Guavas were introduced to Florida in the 19th century[2] and are now grown in Florida as far north as Sarasota, Chipley, Waldo and Fort Pierce. However, they are a primary host of the Caribbean fruit fly and must be protected against infestation in areas of Florida where this pest is present.[6]

Guavas are of interest to home growers in subtropical areas as one of the few tropical fruits that can grow to fruiting size in pots indoors. When grown from seed, guavas bear fruit as soon as two years and as long as 40 years.[2]


Psidium species are used as food plants by the caterpillars of some Lepidoptera, mainly moths like the Ello Sphinx (Erinnyis ello), Eupseudosoma aberrans, E. involutum, and Hypercompe icasia. Mites, like Pronematus pruni and Tydeus munsteri, are known to be crop pests of the apple guava (P. guajava) and perhaps other species.[2] The bacterium Erwinia psidii causes rot diseases of the apple guava.

Although the fruit is cultivated and favored by humans, many animals and birds consume it, readily dispersing the seeds in their droppings and, in Hawaii, strawberry guava (P. littorale) has become an aggressive invasive species threatening extinction to more than 100 other plant species.[7][8] By contrast, several guava species have become rare due to habitat destruction and at least one (Jamaican guava, P. dumetorum), is already extinct.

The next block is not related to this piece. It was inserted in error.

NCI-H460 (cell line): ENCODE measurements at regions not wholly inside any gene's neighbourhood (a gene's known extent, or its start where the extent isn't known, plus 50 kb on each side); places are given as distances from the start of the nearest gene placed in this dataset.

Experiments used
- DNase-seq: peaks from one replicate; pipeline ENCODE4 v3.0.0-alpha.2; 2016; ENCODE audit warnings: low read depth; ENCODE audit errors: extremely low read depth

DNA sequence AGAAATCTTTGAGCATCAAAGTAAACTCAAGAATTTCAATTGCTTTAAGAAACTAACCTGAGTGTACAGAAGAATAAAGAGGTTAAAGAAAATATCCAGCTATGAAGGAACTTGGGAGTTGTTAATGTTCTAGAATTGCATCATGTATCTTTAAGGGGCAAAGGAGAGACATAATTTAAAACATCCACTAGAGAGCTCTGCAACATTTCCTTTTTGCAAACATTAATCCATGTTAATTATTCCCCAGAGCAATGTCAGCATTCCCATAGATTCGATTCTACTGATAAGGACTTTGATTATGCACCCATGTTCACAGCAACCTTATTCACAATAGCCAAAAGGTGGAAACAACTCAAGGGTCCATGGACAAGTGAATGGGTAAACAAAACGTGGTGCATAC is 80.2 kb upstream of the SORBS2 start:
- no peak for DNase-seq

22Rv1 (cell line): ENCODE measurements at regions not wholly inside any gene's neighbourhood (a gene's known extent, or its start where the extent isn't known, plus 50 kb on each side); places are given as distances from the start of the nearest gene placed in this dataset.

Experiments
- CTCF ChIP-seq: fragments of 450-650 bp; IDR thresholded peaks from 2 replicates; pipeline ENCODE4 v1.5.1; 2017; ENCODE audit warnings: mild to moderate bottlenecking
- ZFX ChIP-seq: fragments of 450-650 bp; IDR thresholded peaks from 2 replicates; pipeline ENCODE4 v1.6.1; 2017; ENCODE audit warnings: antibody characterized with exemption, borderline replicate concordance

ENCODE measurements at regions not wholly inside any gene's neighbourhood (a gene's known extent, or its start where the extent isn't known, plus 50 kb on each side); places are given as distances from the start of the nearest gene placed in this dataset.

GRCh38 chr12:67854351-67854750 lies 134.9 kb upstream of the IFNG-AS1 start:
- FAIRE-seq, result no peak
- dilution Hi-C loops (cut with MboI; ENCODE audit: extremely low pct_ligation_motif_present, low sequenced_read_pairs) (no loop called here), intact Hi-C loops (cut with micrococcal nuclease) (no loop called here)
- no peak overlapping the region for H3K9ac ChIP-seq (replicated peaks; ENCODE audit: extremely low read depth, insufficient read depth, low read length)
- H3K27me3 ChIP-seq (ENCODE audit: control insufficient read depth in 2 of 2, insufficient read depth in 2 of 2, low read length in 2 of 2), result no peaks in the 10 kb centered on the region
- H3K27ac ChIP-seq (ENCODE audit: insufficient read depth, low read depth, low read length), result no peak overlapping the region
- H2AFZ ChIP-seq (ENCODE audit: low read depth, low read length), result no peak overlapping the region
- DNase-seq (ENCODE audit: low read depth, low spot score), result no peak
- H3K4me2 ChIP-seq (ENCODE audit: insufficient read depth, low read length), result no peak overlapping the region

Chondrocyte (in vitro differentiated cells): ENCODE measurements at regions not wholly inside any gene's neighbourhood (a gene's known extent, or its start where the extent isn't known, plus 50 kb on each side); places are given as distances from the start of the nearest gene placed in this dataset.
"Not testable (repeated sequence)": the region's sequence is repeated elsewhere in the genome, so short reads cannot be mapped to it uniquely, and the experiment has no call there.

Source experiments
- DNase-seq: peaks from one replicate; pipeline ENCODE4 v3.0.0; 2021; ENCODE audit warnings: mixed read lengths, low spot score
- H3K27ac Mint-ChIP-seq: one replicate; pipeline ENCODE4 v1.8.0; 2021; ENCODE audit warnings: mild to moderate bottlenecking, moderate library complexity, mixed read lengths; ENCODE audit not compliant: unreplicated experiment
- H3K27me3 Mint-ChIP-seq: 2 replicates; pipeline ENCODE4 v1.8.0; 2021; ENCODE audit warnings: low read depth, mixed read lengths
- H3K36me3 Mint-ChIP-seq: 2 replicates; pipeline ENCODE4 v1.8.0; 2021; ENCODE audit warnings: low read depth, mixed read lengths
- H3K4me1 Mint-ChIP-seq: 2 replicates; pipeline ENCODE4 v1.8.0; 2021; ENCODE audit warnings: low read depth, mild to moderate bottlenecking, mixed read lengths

Guava wood is used for meat smoking in Hawaii and is used at barbecue competitions across the United States. In Cuba and Mexico, the leaves are used in barbecues.


Guava fruits, usually 4 to 12 centimetres (1.6 to 4.7 in) long, are round or oval depending on the species.[2] They have a pronounced and typical fragrance, similar to lemon rind but less sharp. The outer skin may be rough, often with a bitter taste, or soft and sweet. Varying between species, the skin can be any thickness, is usually green before maturity, but may be yellow, maroon, or green when ripe. The pulp inside may be sweet or sour and off-white ("white" guavas) to deep pink ("red" guavas). The seeds in the central pulp vary in number and hardness, depending on species.

Guava production – 2019
Country millions of tonnes
Source: Tridge Global Trade Platform[9]


In 2019, world production of guavas was 46.5 million tonnes, led by India with 41% of the total (table). Other major producers were China (10%) and Thailand (7%).[9]

Culinary uses

In Mexico and other Latin American countries, the guava-based beverage agua fresca is popular. The entire fruit is a key ingredient in punch, and the juice is often used in culinary sauces (hot or cold), ales, candies, dried snacks, fruit bars, and desserts, or dipped in chamoy. Pulque de guava is a popular alcoholic beverage in these regions.